I love writing fiction and I love reading it. I know you do too, or you wouldn’t be visiting this blog. As a writer there can be no greater fun than to make up stories and people my plots with characters conjured from my imagination. And I love escaping into the fictional worlds created by other writers.
But what about that other story we spin at this time of year? You know, the one about the jolly, white-bearded gentleman in the red suit who parks his reindeers on our rooftops while he slides down the chimney to deliver presents to those of us who have been very good all year.
As a child, I fervently believed in Santa Claus and have no memories of the day of disillusionment. Not so my daughter. When she was eight years old she confronted me with an angry little face. “The kids at school say that Santa Claus isn’t real, is that true?” I hesitated. Her scowl grew deeper. “Tell me the truth.”
So I did. She howled her outrage and betrayal that we had lied to her. That the rest of the world was in on the conspiracy to fool her. No matter how we explained that the Santa story was a lovely thing that made Christmas fun for children, a wonderful tradition started by St Nicholas, about the spirit of giving and sharing, all she could see was our dishonesty.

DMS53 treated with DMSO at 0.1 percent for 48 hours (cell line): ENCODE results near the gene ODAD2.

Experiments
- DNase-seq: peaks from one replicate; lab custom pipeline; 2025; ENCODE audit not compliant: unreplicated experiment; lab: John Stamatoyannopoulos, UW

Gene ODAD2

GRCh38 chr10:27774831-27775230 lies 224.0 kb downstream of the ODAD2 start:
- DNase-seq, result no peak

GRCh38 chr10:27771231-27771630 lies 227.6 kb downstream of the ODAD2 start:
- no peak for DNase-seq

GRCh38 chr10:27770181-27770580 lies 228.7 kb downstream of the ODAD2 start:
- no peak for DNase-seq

She stomped away, leaving me and my husband staring at each other with mirrored “what have we done?” expressions on our faces. We had fallen into celebrating the Santa thing with her without even thinking about it. When she queried the number of department store Santas, we thought about telling her the truth. When she asked tricky questions about the logistics of simultaneous around-the-world present delivery by flying-reindeer-drawn sleigh we thought about telling her. Instead we found ourselves getting deeper and deeper into the white lie of it.
But we loved the Santa story—the whispers and the tip-toeing around the house on Christmas Eve as we delivered Santa’s bounty. The kick my husband got out of creating a masterful reindeer bite out of the carrot we left out beside the milk and cookies. We smothered our giggles and reminisced about our childhood Christmases. And we loved the look of wonder next morning on her face when she discovered Santa had visited.
But our daughter was right. White lies are lies all the same. And we had no rejoinders. Especially when she stomped right back into the room. “If Santa is a great big lie, then what about the Easter Bunny and the Tooth Fairy?”
Do you have any Santa experiences to share? Any special holiday traditions? Please leave a comment for a chance to win a signed copy of my latest novel HOME IS WHERE THE BARK IS. Include your email address if you would like a chance to win.